Capt. Mick felt it was more important that his fire team was on the ground and set up to protect the rest of the unit before he arrived. They didn’t need him to tell them how to deploy and how to fight in the first moments of an insertion. They had trained for years for every conceivable scenario. Only when they were on the beach, set up, and the equipment modules unloaded would his leadership be needed to carry out the mission.
This entire mission had a sense of unreality. Mankind had never encountered any other sentient, intelligent life in the six hundred years since they had launched their first tentative steps into the cosmos by landing a man on their moon. If the reports were to be believed, not only had men finally bumped up against another star-faring race; the aliens had reportedly taken over Moore’s World and were eating the human inhabitants.
It seemed like a sick, adolescent joke and, if so when Capt. Mick got his hands on the perpetrators… In the meantime, he had to proceed on the basis that the fantastic story had at least a modicum of truth. His orders were clear, find out the truth, determine the alien strength and dispositions, but in no uncertain terms; he was not to start an interspecies war.
Captain McCullum was an anomaly. He was fifty-five years old; a mustang who had served as an enlisted soldier for thirty years before going to OCS. He had no family, few friends and knew no other life than serving his Emperor in the Imperial guard. He had graduated from OCS with his captaincy due to his age and experience. He would go no higher. In five years, he would retire from his company commander position, with the best wishes of the service, and enter a new life. He was not looking forward to it and refused to think about it.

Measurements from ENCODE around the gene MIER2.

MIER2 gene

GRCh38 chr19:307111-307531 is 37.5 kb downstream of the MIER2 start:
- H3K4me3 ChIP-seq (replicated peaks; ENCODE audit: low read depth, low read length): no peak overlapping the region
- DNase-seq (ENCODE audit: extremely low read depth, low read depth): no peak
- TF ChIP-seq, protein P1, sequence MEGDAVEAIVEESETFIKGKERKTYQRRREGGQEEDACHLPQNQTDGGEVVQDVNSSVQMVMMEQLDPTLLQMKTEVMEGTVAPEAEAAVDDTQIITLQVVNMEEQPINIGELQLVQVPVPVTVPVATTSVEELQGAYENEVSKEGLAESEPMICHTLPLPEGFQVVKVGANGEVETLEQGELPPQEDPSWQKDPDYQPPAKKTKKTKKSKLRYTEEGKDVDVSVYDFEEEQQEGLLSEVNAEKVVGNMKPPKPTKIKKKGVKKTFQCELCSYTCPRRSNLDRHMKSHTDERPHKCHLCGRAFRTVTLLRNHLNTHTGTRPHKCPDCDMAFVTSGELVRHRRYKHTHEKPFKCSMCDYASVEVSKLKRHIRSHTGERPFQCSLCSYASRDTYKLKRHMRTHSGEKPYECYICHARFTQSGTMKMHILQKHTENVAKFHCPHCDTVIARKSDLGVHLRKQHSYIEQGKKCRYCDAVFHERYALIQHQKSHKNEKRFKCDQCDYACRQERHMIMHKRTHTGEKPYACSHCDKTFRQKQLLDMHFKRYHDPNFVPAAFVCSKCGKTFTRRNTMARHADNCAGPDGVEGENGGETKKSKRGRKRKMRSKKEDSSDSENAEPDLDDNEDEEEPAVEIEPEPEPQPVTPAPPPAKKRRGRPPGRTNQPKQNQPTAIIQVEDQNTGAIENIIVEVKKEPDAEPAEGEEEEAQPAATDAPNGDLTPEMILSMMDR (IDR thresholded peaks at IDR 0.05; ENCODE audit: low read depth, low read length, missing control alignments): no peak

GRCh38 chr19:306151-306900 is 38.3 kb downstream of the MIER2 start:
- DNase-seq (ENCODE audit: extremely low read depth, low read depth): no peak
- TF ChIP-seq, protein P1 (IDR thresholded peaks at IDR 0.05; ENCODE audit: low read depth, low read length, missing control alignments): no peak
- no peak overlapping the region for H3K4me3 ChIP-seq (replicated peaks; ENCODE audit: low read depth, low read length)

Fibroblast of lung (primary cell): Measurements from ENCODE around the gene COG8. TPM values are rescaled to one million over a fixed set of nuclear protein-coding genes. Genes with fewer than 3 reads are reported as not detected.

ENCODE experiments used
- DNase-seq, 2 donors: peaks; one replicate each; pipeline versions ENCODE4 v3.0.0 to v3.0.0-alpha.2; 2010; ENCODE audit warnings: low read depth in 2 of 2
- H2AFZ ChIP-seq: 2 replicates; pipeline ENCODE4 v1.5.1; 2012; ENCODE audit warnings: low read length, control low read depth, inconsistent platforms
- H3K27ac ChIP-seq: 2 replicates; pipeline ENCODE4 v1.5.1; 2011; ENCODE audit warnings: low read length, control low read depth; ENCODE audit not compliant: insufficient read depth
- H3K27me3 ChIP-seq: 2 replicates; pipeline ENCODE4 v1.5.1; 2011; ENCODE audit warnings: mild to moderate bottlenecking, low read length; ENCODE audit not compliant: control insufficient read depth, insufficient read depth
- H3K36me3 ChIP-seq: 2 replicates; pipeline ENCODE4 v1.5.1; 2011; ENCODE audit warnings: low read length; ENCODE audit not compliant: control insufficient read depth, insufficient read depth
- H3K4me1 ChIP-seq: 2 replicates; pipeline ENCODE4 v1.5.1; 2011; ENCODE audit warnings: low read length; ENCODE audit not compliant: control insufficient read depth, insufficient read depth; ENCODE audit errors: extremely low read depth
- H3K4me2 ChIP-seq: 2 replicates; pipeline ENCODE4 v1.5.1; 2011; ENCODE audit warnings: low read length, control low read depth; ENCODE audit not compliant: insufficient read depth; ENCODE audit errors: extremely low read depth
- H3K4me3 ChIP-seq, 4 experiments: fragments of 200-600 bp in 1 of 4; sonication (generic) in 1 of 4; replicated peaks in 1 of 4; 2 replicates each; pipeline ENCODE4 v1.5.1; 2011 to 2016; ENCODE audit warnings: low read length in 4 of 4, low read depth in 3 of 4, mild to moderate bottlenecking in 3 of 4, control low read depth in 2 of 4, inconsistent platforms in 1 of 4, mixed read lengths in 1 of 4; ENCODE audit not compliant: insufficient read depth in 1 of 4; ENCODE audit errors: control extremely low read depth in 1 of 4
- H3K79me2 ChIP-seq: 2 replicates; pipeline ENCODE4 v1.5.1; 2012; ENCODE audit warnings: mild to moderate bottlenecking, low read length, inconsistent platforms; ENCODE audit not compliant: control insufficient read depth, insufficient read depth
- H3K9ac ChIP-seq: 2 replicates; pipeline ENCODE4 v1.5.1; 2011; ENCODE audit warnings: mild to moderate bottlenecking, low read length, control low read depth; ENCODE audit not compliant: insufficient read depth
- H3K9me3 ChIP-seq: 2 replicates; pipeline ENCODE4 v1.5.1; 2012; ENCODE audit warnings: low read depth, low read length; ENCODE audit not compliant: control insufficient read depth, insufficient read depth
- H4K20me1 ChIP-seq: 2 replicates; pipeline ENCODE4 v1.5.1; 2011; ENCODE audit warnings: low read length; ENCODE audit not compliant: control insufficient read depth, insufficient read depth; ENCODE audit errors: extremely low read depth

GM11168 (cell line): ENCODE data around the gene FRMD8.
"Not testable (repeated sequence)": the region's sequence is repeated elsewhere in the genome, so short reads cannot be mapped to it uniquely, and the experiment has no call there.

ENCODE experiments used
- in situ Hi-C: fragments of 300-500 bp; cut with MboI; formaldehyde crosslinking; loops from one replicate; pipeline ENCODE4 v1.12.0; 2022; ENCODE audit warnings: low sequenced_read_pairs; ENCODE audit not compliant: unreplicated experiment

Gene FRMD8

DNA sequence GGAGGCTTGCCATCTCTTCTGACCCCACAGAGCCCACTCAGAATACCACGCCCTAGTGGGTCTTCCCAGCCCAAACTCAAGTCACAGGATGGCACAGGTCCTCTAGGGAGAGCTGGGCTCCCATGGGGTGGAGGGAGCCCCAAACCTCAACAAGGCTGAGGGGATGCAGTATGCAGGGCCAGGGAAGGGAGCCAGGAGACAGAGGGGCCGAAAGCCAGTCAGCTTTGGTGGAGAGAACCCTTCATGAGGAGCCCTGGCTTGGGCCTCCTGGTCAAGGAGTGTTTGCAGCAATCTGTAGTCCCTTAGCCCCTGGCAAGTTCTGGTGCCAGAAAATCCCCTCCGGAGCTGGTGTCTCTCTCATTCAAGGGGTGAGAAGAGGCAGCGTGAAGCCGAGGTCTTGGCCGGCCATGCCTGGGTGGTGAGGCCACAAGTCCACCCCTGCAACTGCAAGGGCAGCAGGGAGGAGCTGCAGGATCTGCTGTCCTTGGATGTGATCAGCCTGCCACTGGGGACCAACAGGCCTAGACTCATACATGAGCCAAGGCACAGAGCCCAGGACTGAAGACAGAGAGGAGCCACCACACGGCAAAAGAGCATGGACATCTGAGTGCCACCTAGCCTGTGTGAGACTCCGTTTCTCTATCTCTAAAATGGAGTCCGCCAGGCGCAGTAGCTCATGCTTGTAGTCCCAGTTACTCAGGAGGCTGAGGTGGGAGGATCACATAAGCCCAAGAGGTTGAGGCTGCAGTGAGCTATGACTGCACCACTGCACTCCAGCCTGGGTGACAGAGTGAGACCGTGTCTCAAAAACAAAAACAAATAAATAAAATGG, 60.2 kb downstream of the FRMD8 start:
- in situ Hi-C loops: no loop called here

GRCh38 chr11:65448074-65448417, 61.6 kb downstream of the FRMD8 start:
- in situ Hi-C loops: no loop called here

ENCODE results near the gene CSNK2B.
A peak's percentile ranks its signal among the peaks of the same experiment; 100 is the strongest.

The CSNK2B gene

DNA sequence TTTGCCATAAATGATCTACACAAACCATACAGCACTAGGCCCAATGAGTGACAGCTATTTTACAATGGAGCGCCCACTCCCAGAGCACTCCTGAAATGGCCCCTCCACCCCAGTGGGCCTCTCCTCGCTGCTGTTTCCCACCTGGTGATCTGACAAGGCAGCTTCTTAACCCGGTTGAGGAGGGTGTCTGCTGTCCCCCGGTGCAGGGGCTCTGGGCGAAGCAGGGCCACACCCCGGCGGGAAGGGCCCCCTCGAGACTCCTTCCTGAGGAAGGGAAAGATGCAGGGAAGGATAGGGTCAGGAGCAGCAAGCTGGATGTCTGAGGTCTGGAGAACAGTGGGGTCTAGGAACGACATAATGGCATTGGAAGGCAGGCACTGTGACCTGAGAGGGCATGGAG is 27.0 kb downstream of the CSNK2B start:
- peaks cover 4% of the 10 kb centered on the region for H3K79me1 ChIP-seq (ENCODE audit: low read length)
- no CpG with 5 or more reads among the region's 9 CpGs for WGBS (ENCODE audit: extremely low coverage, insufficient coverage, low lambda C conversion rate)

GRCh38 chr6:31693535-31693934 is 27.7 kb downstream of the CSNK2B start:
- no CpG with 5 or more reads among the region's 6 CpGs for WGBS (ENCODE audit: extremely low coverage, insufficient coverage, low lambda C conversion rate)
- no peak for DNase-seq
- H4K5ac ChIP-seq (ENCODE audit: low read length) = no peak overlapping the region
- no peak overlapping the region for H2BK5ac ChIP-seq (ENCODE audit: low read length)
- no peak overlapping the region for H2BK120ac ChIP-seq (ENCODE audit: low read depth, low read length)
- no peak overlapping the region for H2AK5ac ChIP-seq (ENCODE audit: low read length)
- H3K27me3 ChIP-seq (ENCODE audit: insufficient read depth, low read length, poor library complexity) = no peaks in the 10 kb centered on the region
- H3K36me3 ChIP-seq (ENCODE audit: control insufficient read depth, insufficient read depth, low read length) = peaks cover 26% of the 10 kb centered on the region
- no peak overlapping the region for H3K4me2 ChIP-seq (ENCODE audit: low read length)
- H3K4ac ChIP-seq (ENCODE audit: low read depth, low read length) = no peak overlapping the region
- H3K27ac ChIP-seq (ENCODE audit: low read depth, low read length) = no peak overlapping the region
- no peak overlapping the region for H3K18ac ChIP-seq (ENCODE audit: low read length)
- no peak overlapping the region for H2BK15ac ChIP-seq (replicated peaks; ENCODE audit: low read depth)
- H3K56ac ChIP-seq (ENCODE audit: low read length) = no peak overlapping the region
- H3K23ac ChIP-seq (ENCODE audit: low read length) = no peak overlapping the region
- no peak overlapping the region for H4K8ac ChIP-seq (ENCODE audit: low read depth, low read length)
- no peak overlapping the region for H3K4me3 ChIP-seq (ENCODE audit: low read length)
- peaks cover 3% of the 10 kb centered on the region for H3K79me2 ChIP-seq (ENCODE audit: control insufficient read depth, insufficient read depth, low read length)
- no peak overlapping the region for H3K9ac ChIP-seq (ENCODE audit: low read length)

He and his team had been dispatched within days of the alarm being raised, but the iron reality was, although it was only yesterday to them, five years had passed since the scout ship carrying he and his team had dived into the lens connecting his home system, their naval base, and the governor’s office, to this forbidding world.
Once in the system, they had checked back for updates. Nothing had been heard from Moore’s World in the five years they had been in transit. That was unsettling. There was a task force coming behind them that had been launched three months after they departed.
For ninety days, they were on their own.
Beneath Mick’s feet, the maelstrom seemed to clear a bit. The insertion was planned to slip his team into position where they would land on a beach as the eye of the storm passed over. It was thought they would have up to a half hour to get assembled and off the beach before the back side of the raging storm hit them.